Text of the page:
The purpose of this research was to examine the dynamics that form when humans and robots work together in a high-stress combat environment, and compare and contrast these bonds to human-to-human bonds that are formed under the same conditions. Based on the somewhat limited literature that demonstrated human-to-robot emotional bonding among a civilian population and anecdotal press reporting of soldiers bonding with their robots under combat conditions, the author hypothesized that not only would soldier-to-robot bonding occur, but that it would be exacerbated under combat conditions. To test this hypothesis, the author surveyed several hundred robot users in the military (primarily Army) community. The results of the survey demonstrated that soldiers showed little to no proclivity to bond with their robots under any conditions. Although some expressed fondness for working with robots, they recognized the current limitations of the tele-operated robots in use today and pragmatically viewed their robots as life-saving instruments, and in most cases would not hesitate to allow the robot to be destroyed if it meant saving the lives of other military service men or women. The majority of respondents viewed robots as tools that would absolutely save lives as their future usage increased and most were very supportive of increased use. The study includes a chapter on the ethical implications of robotics in combat as well as a chapter on the political, military, and business cases for increased military application of robots. The results have implications for future Army leadership training for both human and robot soldiers, as the trend towards a larger role for autonomous or semi-autonomous machines to do the Army's dull, dirty, and dangerous jobs is likely irreversible.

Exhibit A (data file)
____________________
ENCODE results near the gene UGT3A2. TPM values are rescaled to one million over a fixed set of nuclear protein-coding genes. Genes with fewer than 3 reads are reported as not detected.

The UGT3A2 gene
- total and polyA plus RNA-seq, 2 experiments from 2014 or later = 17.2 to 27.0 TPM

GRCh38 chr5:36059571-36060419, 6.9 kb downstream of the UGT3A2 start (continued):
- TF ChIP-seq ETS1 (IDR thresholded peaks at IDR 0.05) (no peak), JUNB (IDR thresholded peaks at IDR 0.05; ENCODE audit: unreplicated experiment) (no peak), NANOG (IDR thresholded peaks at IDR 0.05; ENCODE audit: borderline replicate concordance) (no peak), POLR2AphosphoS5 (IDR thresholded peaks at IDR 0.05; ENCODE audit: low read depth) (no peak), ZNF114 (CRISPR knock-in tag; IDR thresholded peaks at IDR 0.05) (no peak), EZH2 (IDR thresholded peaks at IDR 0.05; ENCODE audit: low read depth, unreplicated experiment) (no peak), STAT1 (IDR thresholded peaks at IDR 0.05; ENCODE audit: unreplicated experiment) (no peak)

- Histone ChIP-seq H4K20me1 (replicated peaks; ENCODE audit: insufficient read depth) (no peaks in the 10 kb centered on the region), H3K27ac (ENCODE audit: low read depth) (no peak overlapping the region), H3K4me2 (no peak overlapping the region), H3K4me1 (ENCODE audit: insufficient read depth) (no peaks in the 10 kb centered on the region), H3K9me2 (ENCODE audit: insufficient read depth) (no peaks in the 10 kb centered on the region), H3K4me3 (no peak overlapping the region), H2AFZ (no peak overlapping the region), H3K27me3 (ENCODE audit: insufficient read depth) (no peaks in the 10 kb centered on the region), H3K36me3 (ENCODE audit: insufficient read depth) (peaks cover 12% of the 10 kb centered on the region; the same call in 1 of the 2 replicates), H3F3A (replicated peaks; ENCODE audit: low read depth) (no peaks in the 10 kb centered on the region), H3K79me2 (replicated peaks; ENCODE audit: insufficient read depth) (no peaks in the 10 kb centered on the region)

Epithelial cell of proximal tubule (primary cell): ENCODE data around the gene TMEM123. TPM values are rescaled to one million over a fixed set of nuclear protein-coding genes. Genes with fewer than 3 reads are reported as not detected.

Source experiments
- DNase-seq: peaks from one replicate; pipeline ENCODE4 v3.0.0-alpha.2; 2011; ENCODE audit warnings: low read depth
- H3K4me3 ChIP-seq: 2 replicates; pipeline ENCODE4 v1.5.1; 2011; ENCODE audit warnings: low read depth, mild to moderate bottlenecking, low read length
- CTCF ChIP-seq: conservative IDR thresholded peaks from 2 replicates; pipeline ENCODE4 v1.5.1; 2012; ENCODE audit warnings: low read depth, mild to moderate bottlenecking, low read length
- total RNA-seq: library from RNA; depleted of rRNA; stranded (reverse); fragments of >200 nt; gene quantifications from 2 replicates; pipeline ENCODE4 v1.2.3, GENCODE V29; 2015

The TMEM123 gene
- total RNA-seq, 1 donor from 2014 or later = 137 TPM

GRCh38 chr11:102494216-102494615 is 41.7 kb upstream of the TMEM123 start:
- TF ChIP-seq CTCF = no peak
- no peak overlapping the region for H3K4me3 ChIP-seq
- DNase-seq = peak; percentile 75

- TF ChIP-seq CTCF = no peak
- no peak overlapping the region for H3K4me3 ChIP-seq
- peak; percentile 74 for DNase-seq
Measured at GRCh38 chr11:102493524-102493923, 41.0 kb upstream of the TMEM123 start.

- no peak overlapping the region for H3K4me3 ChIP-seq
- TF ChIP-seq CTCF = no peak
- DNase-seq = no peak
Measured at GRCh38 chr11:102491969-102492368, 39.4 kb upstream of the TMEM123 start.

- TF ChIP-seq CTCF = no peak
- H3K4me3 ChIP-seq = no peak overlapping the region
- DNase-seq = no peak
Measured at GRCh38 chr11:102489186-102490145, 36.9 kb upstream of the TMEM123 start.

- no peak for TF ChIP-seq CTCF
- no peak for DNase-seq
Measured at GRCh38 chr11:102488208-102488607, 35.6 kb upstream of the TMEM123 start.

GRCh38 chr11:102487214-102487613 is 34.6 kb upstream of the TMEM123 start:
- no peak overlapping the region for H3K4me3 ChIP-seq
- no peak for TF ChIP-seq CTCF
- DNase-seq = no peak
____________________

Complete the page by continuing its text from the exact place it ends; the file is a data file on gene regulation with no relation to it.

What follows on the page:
|Commitee:||Boyd, Tom, Rodgers, Joe, Shehab, Randa, Thomas, Rick|
|School:||The University of Oklahoma|
|School Location:||United States -- Oklahoma|
|Source:||DAI-A 74/01(E), Dissertation Abstracts International|
|Subjects:||Cognitive psychology, Military studies, Robotics|
|Keywords:||Attachment, Combat, Ethics, Military, Robots, Soldiers|
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